fell into a coffee shop discussion recently about who had the coolest band
in town. This was before the terrorist attacks, when we were still discussing
normal things. Music above all, movies, sports, the opposite sex. A couple
of genres came up, and a number of bands. But when the votes tallied up
across a few tables, Buddy and Julie Miller came out on top, and everyone
seemed okay with that.
They have been referred to as the greatest couple in country music since Tammy Wynette and George Jones. They may not be as tempestuous, but their chemistry is very entertaining, and their partnership very productive. Since her days as a Christian recording artist, Julie has released two CDs on Hightone Records, and Buddy three. They're all over each other's albums, and yet each record remains centered around the artist at hand. That speaks to many things: the strong musical identity that each of them possesses, the total support each gives the other, the inextricability of their gifts. Their latest and eponymous album is their first formal collaboration, and it's reminiscent of their moving and powerful live show.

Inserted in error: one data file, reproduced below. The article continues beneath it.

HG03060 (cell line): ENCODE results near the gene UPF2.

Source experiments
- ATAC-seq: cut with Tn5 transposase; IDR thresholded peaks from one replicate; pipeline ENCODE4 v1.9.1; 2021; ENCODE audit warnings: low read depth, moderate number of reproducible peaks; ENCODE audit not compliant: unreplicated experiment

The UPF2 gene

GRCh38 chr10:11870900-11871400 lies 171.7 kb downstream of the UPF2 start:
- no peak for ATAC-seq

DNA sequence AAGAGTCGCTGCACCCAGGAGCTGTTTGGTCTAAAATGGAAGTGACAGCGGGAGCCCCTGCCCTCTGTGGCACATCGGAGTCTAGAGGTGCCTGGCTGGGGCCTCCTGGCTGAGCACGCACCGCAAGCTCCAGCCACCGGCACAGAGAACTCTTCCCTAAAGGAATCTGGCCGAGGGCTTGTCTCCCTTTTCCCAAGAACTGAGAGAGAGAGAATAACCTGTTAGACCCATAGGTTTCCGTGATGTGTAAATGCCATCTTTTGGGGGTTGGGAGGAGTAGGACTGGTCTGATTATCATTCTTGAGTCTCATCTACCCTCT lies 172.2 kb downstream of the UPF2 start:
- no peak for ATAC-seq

In person, as on stage, they are unusual and charming, disarmingly so. Buddy is steady, reserved, wry. He's the man of the house, protective and capable on many levels, industrious. Julie is mercurial at least, her mood meter can jump from wounded compassion to enlightened joy and back again in a moment or two. She's like a wide open person, one that laughs and cries a lot, precious and deep. Two different kinds of intense artists who go together in a way that is archetypal, ancient.
We had a really fun conversation for a couple of hours. I stayed longer than I meant to, I was having such a good time. We hit some places that were so confessional and private I felt blessed, and others that were more like an Abbot and Costello routine, or Lucy and Ricky.
I have to go to FarmAid in the morning, and am heartsick that I will have to miss their show here in Nashville tomorrow night. The last time I saw them at a nightclub called 12th & Porter, it was so packed I went in through the kitchen, and ended up side stage, and moved in for a good view of the whole band. When the show began, it took my breath away in its power and presence. When they started singing, I knew I was seeing something holy.
We're lucky to have Buddy and Julie Miller around. I'm glad they're starting to get covered by big artists like the Dixie Chicks and Lee Ann Womack, and that their own records are selling in bigger numbers all the time. The growing resurgence of bluegrass and all kinds of country and roots music owes a lot to a recent funny movie, but has everything to do with the fact that there are a lot of great artists in this genre and a world that's looking for where real country music went. It's right here. continue to interview